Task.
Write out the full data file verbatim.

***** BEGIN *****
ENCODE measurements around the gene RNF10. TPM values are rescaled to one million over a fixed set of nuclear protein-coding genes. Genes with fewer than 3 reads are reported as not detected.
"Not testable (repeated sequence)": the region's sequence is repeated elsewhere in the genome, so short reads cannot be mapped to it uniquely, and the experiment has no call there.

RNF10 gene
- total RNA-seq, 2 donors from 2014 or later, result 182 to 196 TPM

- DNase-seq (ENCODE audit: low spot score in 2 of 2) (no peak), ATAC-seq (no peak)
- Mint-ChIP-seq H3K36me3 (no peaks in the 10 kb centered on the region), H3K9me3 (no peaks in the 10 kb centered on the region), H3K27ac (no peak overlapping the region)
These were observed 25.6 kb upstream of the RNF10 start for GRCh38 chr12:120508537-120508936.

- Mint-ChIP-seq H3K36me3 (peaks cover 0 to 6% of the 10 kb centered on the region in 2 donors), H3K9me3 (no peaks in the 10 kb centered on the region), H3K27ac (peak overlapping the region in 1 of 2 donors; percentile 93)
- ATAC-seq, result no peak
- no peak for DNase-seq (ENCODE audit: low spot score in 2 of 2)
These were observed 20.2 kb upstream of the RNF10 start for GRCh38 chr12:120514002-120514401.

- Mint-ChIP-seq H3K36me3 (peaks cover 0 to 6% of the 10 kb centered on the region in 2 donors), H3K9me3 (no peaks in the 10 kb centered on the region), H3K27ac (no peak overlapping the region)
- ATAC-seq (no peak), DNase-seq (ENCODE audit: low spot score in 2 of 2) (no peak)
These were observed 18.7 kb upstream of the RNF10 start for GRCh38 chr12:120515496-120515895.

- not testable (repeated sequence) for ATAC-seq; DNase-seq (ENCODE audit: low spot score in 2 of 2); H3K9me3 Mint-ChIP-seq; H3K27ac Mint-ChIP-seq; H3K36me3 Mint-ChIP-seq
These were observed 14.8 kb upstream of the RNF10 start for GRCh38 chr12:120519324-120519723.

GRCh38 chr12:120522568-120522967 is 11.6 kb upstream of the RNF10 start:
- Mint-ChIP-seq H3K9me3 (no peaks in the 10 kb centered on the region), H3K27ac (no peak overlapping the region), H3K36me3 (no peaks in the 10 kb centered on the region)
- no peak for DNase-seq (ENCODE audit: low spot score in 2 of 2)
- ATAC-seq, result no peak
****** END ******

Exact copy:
ENCODE measurements around the gene RNF10. TPM values are rescaled to one million over a fixed set of nuclear protein-coding genes. Genes with fewer than 3 reads are reported as not detected.
"Not testable (repeated sequence)": the region's sequence is repeated elsewhere in the genome, so short reads cannot be mapped to it uniquely, and the experiment has no call there.

RNF10 gene
- total RNA-seq, 2 donors from 2014 or later, result 182 to 196 TPM

- DNase-seq (ENCODE audit: low spot score in 2 of 2) (no peak), ATAC-seq (no peak)
- Mint-ChIP-seq H3K36me3 (no peaks in the 10 kb centered on the region), H3K9me3 (no peaks in the 10 kb centered on the region), H3K27ac (no peak overlapping the region)
These were observed 25.6 kb upstream of the RNF10 start for GRCh38 chr12:120508537-120508936.

- Mint-ChIP-seq H3K36me3 (peaks cover 0 to 6% of the 10 kb centered on the region in 2 donors), H3K9me3 (no peaks in the 10 kb centered on the region), H3K27ac (peak overlapping the region in 1 of 2 donors; percentile 93)
- ATAC-seq, result no peak
- no peak for DNase-seq (ENCODE audit: low spot score in 2 of 2)
These were observed 20.2 kb upstream of the RNF10 start for GRCh38 chr12:120514002-120514401.

- Mint-ChIP-seq H3K36me3 (peaks cover 0 to 6% of the 10 kb centered on the region in 2 donors), H3K9me3 (no peaks in the 10 kb centered on the region), H3K27ac (no peak overlapping the region)
- ATAC-seq (no peak), DNase-seq (ENCODE audit: low spot score in 2 of 2) (no peak)
These were observed 18.7 kb upstream of the RNF10 start for GRCh38 chr12:120515496-120515895.

- not testable (repeated sequence) for ATAC-seq; DNase-seq (ENCODE audit: low spot score in 2 of 2); H3K9me3 Mint-ChIP-seq; H3K27ac Mint-ChIP-seq; H3K36me3 Mint-ChIP-seq
These were observed 14.8 kb upstream of the RNF10 start for GRCh38 chr12:120519324-120519723.

GRCh38 chr12:120522568-120522967 is 11.6 kb upstream of the RNF10 start:
- Mint-ChIP-seq H3K9me3 (no peaks in the 10 kb centered on the region), H3K27ac (no peak overlapping the region), H3K36me3 (no peaks in the 10 kb centered on the region)
- no peak for DNase-seq (ENCODE audit: low spot score in 2 of 2)
- ATAC-seq, result no peak